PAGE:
TREVORTON — Eight boreholes were completed as of Monday atop Big Mountain in Zerbe Township, according to Megan Lehman, environmental community relations specialist, Williamsport, with the state Department of Environmental Protection.
“Several more are planned,” said Lehman. “Six-inch steel casing pipe is being installed in the boreholes to various depths, depending on what is encountered underground, and they will be used for future temperature monitoring or inspection with a borehole camera. As of this morning (Monday), all temperature readings taken in the boreholes have continued to reflect normal underground temperatures.”
On June 4, the drilling subcontractor temporarily paused operations to assist another client with an emergency drinking water situation in New York state, Lehman said.
“We anticipate this pause in drilling will last approximately one week, and the primary contractor and DEP’s Bureau of Abandoned Mine Reclamation (BAMR) will continue other onsite activities while the drilling subcontractor is away,” she said. “The pause in drilling provides a good opportunity to conduct other activities while the drill is idle and there is no potential issue for activities to conflict on the site. A borehole camera will be used starting Tuesday to attempt to gain more visual information about the underground situation. The contractor will also perform site cleanup and begin installing permanent locking caps on the boreholes.”
DEP intends to reclaim the abandoned mine to eliminate the potential for any future safety hazards or illegal dumping, said Lehman.
The boreholes are downhill on the north side of the mine slope opening inside of which household refuse, tires and potentially coal caught fire out of sight on April 24.
The slope opening is just steps behind the Coal Miner’s Cross Memorial erected atop the mountain immediately south of Trevorton.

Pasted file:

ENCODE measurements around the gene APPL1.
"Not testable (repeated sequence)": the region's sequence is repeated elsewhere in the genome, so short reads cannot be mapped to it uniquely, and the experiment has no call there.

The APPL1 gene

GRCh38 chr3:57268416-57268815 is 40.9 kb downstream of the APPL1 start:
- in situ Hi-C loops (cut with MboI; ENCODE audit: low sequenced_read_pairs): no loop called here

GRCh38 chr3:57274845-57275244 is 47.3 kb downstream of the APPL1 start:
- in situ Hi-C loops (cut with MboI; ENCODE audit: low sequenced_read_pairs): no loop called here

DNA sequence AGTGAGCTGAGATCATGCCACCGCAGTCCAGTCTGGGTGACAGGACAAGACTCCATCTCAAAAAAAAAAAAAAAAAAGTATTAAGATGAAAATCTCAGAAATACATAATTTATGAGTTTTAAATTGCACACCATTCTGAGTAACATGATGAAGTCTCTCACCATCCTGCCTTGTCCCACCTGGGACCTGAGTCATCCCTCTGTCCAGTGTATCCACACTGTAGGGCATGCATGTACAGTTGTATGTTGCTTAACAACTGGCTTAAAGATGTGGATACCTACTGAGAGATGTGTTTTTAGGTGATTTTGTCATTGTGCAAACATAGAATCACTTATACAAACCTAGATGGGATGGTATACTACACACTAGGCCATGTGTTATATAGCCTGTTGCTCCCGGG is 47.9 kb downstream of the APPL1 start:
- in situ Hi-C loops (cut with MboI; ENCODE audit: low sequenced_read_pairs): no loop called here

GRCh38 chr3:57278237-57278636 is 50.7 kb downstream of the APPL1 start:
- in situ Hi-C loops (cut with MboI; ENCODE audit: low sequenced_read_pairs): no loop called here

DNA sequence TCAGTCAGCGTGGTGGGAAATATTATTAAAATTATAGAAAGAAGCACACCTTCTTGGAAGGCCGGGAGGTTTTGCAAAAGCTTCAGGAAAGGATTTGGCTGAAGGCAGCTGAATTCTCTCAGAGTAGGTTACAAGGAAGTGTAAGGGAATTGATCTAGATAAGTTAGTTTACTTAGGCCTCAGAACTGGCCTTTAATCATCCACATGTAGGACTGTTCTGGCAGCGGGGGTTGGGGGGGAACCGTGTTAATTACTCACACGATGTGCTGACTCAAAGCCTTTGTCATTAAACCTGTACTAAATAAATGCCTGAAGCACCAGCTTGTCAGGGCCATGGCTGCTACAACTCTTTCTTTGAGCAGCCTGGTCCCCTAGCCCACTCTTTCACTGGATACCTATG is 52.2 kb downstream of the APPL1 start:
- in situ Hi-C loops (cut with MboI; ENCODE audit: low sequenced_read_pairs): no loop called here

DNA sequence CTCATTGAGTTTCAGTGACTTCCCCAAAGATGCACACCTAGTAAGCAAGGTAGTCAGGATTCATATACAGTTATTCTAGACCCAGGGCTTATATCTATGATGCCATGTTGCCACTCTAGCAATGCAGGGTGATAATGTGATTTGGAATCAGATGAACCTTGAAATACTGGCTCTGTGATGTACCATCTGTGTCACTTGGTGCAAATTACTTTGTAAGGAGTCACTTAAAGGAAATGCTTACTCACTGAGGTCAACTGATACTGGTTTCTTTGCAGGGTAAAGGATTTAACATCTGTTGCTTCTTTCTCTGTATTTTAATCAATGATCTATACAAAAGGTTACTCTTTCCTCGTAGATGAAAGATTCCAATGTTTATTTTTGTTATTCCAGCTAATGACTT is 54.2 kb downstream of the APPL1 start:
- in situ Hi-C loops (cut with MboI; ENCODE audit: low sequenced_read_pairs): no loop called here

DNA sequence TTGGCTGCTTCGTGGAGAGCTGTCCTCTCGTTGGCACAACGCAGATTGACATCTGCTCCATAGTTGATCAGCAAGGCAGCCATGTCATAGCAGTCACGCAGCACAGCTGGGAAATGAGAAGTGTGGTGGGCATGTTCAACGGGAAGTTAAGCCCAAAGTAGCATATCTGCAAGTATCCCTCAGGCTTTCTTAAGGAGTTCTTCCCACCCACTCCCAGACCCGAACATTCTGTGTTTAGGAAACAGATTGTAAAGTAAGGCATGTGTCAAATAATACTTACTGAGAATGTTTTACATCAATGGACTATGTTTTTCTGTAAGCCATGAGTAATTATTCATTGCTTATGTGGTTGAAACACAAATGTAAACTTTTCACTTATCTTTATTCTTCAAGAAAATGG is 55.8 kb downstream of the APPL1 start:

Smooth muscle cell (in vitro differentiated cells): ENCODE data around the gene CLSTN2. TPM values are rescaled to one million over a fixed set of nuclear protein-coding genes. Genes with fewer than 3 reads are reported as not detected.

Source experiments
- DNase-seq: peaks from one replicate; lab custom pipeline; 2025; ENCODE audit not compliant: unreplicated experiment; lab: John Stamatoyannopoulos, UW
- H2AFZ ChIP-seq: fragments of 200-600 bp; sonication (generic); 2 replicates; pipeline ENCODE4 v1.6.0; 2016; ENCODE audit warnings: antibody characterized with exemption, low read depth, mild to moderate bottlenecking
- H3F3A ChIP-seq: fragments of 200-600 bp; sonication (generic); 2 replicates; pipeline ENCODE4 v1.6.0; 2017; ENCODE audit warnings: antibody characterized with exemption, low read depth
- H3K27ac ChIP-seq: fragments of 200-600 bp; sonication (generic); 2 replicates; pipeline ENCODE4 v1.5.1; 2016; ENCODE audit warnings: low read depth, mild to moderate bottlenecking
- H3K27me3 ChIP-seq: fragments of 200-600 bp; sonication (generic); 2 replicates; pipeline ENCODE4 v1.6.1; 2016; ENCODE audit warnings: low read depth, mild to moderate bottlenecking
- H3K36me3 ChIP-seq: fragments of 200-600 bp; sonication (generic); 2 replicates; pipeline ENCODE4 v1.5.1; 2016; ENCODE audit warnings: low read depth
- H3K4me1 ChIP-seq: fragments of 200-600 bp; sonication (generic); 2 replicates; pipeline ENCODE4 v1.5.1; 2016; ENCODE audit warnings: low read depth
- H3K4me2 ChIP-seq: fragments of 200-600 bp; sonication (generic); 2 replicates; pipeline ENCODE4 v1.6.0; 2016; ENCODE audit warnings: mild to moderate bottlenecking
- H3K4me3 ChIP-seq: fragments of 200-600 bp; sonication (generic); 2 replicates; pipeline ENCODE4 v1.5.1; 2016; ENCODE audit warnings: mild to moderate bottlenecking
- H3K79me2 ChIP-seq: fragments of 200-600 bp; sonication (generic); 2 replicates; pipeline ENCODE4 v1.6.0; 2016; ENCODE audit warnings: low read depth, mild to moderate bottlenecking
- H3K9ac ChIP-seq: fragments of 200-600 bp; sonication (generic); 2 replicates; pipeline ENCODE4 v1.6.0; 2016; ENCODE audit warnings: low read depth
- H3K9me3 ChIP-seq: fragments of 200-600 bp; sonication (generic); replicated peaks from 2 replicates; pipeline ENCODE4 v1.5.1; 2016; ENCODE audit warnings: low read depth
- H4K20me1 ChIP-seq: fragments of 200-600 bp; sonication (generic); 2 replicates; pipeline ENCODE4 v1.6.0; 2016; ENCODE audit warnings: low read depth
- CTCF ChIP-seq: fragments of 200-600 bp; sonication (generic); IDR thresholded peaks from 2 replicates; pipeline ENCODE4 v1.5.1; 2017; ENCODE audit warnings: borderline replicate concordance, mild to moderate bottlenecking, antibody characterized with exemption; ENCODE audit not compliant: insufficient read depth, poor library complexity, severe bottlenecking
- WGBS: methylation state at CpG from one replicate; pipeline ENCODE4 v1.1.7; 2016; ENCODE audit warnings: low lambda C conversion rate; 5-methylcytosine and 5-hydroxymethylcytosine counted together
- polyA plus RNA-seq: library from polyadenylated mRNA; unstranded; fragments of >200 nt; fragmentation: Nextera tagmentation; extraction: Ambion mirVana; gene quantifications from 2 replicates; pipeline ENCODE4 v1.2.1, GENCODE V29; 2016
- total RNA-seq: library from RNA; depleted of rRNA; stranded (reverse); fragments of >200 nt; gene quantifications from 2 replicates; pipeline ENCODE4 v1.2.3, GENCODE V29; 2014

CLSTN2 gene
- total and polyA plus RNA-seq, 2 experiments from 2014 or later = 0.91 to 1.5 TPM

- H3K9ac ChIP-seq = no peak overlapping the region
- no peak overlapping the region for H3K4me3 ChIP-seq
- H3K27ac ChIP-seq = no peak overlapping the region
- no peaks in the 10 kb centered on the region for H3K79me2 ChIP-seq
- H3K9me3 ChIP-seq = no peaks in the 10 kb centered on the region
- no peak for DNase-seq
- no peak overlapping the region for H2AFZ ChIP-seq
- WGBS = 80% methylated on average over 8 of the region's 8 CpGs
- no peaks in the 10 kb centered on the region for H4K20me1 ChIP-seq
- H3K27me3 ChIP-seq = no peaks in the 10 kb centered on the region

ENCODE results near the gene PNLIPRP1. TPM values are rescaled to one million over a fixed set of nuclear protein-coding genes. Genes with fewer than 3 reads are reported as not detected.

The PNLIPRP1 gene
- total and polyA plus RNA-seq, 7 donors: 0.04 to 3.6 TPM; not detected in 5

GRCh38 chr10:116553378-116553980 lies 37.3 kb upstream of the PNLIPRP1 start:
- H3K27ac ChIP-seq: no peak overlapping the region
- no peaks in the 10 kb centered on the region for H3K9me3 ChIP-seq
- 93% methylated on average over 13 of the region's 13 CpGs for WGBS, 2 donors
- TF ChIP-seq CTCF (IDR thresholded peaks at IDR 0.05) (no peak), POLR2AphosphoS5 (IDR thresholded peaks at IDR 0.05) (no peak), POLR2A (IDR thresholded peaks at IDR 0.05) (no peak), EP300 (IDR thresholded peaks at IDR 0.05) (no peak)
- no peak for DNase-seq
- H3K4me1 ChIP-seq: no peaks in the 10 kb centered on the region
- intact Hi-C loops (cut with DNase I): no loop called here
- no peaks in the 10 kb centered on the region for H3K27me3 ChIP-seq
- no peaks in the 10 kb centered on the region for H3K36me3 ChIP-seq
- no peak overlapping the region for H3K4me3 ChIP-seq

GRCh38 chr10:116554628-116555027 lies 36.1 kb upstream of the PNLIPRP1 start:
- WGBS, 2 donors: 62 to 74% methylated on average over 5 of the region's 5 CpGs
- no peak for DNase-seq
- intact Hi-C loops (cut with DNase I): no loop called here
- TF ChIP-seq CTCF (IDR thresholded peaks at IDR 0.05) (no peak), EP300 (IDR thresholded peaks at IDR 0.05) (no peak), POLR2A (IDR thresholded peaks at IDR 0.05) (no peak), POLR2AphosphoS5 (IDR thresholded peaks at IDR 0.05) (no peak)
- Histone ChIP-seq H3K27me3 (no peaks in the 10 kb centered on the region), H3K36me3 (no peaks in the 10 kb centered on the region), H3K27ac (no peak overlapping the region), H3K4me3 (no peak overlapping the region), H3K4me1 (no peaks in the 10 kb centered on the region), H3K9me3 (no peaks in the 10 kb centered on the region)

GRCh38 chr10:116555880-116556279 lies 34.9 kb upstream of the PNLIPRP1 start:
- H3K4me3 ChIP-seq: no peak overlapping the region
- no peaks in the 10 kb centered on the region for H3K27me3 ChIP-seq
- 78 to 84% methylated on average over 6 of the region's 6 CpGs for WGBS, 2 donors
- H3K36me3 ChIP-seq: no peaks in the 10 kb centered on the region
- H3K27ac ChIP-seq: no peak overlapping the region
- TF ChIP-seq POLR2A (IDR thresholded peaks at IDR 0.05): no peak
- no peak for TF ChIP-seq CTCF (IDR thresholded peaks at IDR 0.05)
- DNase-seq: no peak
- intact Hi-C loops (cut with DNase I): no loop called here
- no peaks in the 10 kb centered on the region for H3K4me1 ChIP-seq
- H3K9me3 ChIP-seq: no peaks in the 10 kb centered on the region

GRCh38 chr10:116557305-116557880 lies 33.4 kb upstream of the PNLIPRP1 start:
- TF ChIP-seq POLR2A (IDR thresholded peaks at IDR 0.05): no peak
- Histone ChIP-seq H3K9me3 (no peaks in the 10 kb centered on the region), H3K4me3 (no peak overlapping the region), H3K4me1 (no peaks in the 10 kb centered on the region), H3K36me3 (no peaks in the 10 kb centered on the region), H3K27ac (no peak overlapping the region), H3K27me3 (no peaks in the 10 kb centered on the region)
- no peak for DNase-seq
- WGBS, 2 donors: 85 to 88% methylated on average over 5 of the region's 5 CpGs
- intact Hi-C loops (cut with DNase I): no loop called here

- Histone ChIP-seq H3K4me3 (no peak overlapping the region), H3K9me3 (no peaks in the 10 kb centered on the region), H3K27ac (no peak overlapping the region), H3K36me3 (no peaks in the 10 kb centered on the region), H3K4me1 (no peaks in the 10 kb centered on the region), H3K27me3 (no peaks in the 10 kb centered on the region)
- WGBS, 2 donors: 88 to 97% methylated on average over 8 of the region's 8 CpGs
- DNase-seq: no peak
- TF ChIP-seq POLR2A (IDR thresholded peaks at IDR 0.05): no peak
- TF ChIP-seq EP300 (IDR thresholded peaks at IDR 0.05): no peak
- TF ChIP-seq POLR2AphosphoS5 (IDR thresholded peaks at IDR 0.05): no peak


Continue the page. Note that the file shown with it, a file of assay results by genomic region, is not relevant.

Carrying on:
DEP awarded the drilling contract to Northumberland Services, of Paxinos, for $313,150. The company subcontracted the drilling work to Frey Well Drilling of Erie County, New York, which has a specialty drill rig fit for the job.
Northumberland Services is a sibling company to Tri-County Spreading, which had been contracted to truck and dump water collected from a nearby pond into the mine slope — more than 2 million gallons.
The Northumberland County Commissioners at last week’s public meeting expressed their satisfaction with the state’s efforts.
“So far, everything seems to be positive at this point,” said Commissioner Joe Klebon. “The temperatures are coming back 40 to 50 degrees. That’s a good sign. That means there’s nothing hot below the surface. Temperatures are normal down there.”
While things are looking promising, Klebon said the county will remain in contact with state officials.
“The governor’s office has done a really good job at getting the money needed and getting the right people in the right places out there so this whole thing doesn’t turn out to be a catastrophe,” said Klebon. “If you’re living in that area, you’re a little bit on edge. People can relax a little bit knowing it’s being taken care of.”
The cause of the fire remains under investigation, said Klebon.